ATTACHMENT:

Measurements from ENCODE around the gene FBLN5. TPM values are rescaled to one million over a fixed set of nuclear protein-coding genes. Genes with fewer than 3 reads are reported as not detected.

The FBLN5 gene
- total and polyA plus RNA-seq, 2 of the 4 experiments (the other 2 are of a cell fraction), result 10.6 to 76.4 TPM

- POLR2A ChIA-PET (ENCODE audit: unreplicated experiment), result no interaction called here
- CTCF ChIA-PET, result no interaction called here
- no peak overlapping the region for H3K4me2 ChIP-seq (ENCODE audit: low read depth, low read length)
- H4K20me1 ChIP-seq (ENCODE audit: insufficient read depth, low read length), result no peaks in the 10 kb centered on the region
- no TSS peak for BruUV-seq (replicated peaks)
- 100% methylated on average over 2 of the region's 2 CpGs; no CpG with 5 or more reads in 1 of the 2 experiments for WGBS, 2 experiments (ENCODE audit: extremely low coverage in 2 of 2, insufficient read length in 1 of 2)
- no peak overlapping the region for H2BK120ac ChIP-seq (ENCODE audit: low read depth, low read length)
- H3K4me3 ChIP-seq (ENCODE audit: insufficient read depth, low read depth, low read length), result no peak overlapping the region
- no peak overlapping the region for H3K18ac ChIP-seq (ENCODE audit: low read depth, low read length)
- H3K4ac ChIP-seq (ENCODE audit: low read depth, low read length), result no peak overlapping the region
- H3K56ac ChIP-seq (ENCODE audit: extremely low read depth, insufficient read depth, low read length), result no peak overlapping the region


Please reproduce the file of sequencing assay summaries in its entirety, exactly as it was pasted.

Measurements from ENCODE around the gene FBLN5. TPM values are rescaled to one million over a fixed set of nuclear protein-coding genes. Genes with fewer than 3 reads are reported as not detected.

The FBLN5 gene
- total and polyA plus RNA-seq, 2 of the 4 experiments (the other 2 are of a cell fraction), result 10.6 to 76.4 TPM

- POLR2A ChIA-PET (ENCODE audit: unreplicated experiment), result no interaction called here
- CTCF ChIA-PET, result no interaction called here
- no peak overlapping the region for H3K4me2 ChIP-seq (ENCODE audit: low read depth, low read length)
- H4K20me1 ChIP-seq (ENCODE audit: insufficient read depth, low read length), result no peaks in the 10 kb centered on the region
- no TSS peak for BruUV-seq (replicated peaks)
- 100% methylated on average over 2 of the region's 2 CpGs; no CpG with 5 or more reads in 1 of the 2 experiments for WGBS, 2 experiments (ENCODE audit: extremely low coverage in 2 of 2, insufficient read length in 1 of 2)
- no peak overlapping the region for H2BK120ac ChIP-seq (ENCODE audit: low read depth, low read length)
- H3K4me3 ChIP-seq (ENCODE audit: insufficient read depth, low read depth, low read length), result no peak overlapping the region
- no peak overlapping the region for H3K18ac ChIP-seq (ENCODE audit: low read depth, low read length)
- H3K4ac ChIP-seq (ENCODE audit: low read depth, low read length), result no peak overlapping the region
- H3K56ac ChIP-seq (ENCODE audit: extremely low read depth, insufficient read depth, low read length), result no peak overlapping the region